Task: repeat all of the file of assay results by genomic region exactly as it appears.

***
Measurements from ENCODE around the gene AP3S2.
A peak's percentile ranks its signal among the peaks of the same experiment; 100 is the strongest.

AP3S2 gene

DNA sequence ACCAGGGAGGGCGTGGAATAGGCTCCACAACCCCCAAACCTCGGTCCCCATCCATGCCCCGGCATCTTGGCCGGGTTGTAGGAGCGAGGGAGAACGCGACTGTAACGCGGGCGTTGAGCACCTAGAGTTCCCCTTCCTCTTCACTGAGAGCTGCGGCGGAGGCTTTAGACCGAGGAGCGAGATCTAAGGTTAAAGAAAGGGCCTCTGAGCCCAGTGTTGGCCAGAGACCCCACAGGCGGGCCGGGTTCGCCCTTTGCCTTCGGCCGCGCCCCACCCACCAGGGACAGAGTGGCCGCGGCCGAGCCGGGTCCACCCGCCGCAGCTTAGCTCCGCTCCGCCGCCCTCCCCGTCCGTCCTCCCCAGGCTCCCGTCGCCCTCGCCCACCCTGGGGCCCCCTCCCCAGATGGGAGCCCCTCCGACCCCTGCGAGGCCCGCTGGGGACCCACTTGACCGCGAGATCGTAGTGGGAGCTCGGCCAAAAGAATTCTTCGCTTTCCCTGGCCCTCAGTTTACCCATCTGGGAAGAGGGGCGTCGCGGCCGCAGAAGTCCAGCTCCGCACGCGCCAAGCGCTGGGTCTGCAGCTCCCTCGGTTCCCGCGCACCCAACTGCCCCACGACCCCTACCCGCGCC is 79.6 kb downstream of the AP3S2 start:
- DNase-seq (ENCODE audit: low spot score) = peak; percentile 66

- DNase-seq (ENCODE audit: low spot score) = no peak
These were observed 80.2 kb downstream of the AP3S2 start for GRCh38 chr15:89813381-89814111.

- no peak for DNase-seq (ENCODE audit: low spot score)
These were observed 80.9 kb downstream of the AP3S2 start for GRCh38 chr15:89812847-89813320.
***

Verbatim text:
Measurements from ENCODE around the gene AP3S2.
A peak's percentile ranks its signal among the peaks of the same experiment; 100 is the strongest.

AP3S2 gene

DNA sequence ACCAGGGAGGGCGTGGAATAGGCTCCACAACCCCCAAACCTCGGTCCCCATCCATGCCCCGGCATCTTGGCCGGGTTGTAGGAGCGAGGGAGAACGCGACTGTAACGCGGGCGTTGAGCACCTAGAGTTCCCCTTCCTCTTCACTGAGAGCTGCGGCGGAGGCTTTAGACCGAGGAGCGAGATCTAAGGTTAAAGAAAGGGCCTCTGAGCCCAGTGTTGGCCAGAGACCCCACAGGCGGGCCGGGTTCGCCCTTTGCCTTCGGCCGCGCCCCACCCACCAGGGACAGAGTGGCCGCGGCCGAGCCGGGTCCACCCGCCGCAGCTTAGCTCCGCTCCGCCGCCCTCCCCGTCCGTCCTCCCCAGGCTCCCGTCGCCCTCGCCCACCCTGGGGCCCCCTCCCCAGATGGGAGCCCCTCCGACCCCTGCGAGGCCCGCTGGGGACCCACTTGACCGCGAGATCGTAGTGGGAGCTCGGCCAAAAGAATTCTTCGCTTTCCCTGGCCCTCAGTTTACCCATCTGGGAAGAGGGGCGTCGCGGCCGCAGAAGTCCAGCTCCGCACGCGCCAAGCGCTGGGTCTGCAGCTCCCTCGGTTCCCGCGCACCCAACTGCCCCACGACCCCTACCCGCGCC is 79.6 kb downstream of the AP3S2 start:
- DNase-seq (ENCODE audit: low spot score) = peak; percentile 66

- DNase-seq (ENCODE audit: low spot score) = no peak
These were observed 80.2 kb downstream of the AP3S2 start for GRCh38 chr15:89813381-89814111.

- no peak for DNase-seq (ENCODE audit: low spot score)
These were observed 80.9 kb downstream of the AP3S2 start for GRCh38 chr15:89812847-89813320.